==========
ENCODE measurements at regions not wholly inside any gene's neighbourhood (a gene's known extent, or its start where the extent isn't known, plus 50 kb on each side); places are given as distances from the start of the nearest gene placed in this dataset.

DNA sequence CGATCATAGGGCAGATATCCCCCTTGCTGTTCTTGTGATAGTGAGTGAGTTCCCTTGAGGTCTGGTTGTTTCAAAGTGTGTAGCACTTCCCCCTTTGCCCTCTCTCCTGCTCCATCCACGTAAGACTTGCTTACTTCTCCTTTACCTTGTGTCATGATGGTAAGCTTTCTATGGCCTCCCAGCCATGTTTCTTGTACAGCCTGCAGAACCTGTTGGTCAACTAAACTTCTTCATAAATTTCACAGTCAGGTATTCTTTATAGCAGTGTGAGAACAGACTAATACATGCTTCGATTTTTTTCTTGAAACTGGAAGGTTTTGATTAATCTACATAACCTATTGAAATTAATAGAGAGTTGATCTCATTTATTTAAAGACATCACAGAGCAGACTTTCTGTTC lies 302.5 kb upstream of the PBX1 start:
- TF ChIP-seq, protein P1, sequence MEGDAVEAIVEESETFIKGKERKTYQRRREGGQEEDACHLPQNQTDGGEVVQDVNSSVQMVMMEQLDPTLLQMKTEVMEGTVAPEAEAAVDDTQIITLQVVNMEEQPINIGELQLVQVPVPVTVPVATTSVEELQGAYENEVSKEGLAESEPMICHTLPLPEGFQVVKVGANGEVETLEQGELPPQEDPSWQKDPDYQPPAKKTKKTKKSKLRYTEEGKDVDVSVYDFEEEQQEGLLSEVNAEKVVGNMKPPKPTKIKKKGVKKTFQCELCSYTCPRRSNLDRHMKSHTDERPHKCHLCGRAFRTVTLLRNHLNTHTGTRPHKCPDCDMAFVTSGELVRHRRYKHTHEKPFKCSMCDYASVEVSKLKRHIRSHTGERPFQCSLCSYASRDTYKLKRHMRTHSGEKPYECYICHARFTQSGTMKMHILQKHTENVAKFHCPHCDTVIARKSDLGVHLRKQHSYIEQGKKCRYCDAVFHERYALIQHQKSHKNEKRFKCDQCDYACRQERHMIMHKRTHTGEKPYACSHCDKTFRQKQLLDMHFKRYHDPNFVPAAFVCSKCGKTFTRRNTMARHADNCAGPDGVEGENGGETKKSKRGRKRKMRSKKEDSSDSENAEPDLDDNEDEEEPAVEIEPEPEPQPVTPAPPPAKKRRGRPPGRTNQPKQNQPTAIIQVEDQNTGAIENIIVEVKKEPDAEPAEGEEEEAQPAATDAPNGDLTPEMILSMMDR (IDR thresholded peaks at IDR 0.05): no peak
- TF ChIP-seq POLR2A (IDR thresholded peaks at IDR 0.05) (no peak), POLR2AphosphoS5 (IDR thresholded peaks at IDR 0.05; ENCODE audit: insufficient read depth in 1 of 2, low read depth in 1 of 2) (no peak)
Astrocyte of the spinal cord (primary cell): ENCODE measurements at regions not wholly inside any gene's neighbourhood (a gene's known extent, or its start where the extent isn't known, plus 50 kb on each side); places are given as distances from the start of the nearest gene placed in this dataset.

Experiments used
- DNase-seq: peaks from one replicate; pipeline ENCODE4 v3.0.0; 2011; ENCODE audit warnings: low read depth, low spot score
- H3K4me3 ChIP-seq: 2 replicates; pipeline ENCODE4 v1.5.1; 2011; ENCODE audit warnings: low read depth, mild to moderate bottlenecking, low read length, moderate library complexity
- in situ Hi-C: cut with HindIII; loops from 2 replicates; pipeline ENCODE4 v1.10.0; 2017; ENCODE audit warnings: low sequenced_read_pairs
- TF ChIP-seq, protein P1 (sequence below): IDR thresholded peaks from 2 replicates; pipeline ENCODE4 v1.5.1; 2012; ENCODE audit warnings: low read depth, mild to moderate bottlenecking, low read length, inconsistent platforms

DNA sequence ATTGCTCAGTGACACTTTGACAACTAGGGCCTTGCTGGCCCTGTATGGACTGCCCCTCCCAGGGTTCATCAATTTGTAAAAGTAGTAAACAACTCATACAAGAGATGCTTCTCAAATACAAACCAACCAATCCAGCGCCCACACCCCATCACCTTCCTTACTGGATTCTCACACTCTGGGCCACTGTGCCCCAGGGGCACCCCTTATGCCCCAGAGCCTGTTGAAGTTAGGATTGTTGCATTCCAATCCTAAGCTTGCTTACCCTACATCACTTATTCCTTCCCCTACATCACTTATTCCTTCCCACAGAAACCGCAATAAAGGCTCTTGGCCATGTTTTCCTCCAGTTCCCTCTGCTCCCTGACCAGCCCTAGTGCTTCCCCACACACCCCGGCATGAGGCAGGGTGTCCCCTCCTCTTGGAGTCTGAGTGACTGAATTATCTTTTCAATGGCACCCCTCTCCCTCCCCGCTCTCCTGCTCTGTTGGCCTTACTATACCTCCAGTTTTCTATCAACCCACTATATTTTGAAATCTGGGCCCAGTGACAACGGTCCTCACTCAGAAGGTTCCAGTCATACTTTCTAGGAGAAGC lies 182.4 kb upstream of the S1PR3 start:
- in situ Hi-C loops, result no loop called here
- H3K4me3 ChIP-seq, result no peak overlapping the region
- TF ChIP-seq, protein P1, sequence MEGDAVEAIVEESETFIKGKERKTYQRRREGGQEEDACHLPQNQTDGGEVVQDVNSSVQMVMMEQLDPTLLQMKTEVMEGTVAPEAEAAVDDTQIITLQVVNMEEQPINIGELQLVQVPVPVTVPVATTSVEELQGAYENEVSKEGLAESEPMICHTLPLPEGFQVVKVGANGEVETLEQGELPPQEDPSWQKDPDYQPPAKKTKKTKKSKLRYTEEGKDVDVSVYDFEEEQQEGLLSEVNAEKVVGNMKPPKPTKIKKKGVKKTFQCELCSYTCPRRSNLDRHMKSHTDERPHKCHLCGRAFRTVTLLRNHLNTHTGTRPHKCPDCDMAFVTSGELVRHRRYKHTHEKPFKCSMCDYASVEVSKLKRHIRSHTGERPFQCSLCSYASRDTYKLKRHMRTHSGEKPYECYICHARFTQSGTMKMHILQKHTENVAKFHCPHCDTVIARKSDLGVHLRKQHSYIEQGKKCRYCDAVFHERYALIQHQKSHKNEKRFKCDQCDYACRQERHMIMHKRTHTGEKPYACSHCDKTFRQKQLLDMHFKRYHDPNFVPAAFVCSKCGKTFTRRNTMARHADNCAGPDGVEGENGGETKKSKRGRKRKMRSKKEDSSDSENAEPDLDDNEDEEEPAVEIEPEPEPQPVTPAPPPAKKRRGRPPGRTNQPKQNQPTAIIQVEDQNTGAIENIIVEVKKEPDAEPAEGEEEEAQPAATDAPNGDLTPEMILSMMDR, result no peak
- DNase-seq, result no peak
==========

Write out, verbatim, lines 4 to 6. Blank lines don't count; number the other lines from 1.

- TF ChIP-seq POLR2A (IDR thresholded peaks at IDR 0.05) (no peak), POLR2AphosphoS5 (IDR thresholded peaks at IDR 0.05; ENCODE audit: insufficient read depth in 1 of 2, low read depth in 1 of 2) (no peak)
Astrocyte of the spinal cord (primary cell): ENCODE measurements at regions not wholly inside any gene's neighbourhood (a gene's known extent, or its start where the extent isn't known, plus 50 kb on each side); places are given as distances from the start of the nearest gene placed in this dataset.

Experiments used